Oklahoma Health Officials Choose Rapid Coronavirus Vaccination Over Rigid Phase Model
When the federal government kicked off Operation Warp Speed, the program to administer vaccines, it allowed states to build their own plans. These plans created priority groups, and then sorted those into phases. For example, Oklahoma’s frontline health care workers who treat COVID-19 patients became the first priority group, and composed Phase one. Phase two includes several groups, such as Oklahomans over the age of 65 and health workers not treating COVID-19.
Some states created hard lines between phases. Not Oklahoma. StateImpact Oklahoma’s Catherine Sweeney talked with Deputy Commissioner of Health Keith Reed, who is overseeing the vaccine program, about why our state is allowing its vaccine phases to overlap. Here are some snippets from the conversation.
Sweeney: It sounds like you all were leery of a strict phase plan from start. But you said that really took hold in December, when county health departments and regional offices started actually administering the shots.
Reed: I got reports back from regional directors around the state that say, hey, we did a clinic for our first responders today, for example… and we didn’t have enough people here to use up our supply. We’re wasting resources. I mean, that’s just an immediate trigger for us as a state. And we had discussions about do we move in lockstep moving forward in a very regimented manner through each one of these priority groups? And we just came to the decision that we can’t do that.
Sweeney: You said getting doses to communities at large would take too long if Oklahoma limited vaccines to just certain sectors at first, but really emphasized health workers.
Reed: Those are also kind of difficult groups to get through in an efficient manner.
Sweeney: What do you mean by that?
Reed: What I mean by that is think of your… think of your hospital workers, right? They work multiple shifts, they work in different locations within health systems. EMS drivers are not always affiliated with hospital systems. So while some large hospital systems around the metro areas … had the ability to store vaccine — keep in mind, we started with Pfizer that has the storage requirement. So we sent the vaccine to them and they were able to take care of their staff. But when you get into rural Oklahoma, you’ve got to … use our public health staff to go partner with their staff and get through. Those are not high output, high yield type of clinic settings. We very, very quickly realized that we had vaccine sitting in the freezers that we weren’t able to process through quick enough to get it into Oklahomans.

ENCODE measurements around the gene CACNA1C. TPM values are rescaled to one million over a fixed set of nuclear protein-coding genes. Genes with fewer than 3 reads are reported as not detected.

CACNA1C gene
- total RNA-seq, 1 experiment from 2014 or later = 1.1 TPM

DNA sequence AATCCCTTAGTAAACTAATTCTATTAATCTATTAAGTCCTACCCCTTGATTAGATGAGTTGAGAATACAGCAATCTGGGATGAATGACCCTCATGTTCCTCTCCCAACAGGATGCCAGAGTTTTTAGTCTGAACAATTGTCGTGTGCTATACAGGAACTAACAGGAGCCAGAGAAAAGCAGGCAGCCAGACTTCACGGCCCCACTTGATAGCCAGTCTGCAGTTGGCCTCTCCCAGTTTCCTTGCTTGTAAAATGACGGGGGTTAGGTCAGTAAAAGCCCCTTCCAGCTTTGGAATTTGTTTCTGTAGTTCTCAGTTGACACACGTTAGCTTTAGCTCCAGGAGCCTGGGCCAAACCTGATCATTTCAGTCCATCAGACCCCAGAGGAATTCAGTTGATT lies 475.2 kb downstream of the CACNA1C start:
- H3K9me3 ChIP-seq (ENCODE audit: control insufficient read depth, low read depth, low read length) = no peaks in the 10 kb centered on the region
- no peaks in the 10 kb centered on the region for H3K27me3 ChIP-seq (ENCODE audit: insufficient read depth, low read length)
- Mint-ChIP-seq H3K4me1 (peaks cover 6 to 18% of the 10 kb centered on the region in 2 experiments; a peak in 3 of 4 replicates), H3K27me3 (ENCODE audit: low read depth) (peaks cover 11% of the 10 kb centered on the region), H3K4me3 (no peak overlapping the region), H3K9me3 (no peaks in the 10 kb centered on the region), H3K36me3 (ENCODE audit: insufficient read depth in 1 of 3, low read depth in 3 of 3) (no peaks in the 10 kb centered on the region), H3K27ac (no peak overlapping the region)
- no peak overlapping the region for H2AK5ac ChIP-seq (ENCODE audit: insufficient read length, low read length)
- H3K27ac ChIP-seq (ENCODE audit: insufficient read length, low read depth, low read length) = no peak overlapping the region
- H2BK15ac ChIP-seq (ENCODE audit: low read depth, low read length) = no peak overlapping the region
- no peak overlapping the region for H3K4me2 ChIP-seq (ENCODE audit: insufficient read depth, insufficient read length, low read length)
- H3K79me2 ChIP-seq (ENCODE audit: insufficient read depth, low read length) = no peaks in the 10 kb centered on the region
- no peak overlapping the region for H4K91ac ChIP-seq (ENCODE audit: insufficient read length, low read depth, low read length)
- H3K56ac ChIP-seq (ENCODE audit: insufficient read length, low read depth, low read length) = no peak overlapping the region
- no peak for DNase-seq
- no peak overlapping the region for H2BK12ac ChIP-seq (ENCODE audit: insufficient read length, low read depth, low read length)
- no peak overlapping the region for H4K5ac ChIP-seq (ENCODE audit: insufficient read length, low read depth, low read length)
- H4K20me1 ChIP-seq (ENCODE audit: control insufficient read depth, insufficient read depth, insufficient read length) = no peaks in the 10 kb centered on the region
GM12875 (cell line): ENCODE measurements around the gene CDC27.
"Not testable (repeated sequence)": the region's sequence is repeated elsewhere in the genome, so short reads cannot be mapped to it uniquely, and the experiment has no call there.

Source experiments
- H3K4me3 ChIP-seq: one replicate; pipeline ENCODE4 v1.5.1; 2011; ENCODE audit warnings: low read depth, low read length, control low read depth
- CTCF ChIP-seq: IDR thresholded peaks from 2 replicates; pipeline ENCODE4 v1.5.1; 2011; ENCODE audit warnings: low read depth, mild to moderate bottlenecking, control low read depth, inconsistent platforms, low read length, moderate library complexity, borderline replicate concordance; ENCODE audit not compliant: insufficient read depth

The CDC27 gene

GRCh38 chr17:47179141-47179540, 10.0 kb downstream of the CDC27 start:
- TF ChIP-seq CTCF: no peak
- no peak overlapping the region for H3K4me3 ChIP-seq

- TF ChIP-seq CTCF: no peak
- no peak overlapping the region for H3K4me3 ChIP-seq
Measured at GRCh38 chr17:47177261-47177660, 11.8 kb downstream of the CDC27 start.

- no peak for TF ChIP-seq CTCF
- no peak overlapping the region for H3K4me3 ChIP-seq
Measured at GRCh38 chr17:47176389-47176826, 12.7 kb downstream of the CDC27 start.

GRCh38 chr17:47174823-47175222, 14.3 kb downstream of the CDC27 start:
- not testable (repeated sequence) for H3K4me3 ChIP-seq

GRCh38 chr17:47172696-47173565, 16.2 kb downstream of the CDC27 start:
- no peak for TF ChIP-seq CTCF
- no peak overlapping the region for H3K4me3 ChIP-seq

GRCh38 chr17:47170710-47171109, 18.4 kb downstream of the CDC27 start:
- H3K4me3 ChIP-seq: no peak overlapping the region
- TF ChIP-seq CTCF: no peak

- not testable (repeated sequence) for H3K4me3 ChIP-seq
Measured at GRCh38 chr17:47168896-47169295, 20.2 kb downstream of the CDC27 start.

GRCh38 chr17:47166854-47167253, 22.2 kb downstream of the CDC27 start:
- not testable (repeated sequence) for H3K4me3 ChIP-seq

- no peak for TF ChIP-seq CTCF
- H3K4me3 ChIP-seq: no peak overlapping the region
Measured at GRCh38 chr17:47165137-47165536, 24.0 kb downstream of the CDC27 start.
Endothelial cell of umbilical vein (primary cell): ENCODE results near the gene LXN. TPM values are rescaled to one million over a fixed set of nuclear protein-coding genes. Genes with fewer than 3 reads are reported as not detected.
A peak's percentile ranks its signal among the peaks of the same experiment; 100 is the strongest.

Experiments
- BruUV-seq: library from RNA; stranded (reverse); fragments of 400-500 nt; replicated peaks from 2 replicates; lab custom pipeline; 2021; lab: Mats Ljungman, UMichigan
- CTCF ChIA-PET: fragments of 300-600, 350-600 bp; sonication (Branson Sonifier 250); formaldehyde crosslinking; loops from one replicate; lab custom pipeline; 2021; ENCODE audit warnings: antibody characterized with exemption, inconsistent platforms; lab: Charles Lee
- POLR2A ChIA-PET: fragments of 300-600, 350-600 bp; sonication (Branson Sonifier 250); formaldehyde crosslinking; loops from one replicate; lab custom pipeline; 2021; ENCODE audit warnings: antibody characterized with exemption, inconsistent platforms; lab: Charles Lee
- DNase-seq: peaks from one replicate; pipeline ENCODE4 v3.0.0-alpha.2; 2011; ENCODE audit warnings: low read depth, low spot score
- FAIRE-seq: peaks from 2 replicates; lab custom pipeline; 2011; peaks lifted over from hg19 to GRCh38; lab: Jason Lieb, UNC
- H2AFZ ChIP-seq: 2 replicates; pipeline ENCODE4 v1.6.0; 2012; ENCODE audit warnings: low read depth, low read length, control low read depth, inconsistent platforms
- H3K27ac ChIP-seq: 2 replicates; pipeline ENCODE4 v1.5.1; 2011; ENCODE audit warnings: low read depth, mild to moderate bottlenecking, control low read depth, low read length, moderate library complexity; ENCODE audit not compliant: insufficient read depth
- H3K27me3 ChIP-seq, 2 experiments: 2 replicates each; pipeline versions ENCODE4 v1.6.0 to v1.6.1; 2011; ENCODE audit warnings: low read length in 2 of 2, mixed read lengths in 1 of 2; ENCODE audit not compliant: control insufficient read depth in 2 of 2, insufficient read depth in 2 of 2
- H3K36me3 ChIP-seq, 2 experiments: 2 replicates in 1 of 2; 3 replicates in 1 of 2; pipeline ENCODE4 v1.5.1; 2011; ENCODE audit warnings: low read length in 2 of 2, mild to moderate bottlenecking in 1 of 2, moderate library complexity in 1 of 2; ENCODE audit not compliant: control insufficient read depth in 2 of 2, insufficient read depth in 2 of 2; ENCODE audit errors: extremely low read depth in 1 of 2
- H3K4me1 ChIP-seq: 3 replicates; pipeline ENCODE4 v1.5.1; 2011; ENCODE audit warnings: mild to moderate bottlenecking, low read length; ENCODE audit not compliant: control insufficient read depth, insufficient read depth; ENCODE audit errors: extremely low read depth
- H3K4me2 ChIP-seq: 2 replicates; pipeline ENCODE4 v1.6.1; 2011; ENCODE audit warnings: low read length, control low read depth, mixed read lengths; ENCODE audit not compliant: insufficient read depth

Sweeney: So obviously, waste is an issue. We’re seeing in New York — where phases aren’t allowed to overlap — they’re still on health workers, and won’t dispense the shots to anyone else. Hospitals are tossing doses because they can’t get them to people before they go bad.
Reed: Yeah, and by the way, we have instructed all of our vaccinators that under no circumstances are you to waste a dose. They are authorized to vaccinate outside of the priority groups if they get in the situation with doses about to expire.
Sweeney: Right, ok. So other than waste, why do we need to get through these doses so quickly?
Reed: We’ve got two things that we’re really trying to achieve. We’re trying to achieve personal protection through vaccination, at the individual level … But the other thing we have to do is we have to interrupt the transmission of COVID in the community, and I can’t do that if we’re not vaccinating people in the community.
Sweeney: And you’re getting these doses from the federal government, in this case Operation Warp Speed. I’ve heard agencies talk about federal funding before — if you’re going to ask the feds more money, you have to prove you need it. You have to make sure to spend what they are already giving you.
Reed: It’s the same kind of theory, if you want to prove you need more, you’ve got to utilize everything you have. And I can’t go back and negotiate with Operation Warp Speed for more vaccine unless I could demonstrate to them that we have a supply problem. Otherwise, they look and say, ‘Don’t come to us for more vaccine as long as you’re sitting on it in your freezers.’
In conclusion, Oklahoma is allowing its phases to overlap because it needs to get through the vaccine supply quickly. That will ensure more people are protected on an individual level, it will block more community transmission, and it will ensure Oklahoma can get larger shipments from the federal government.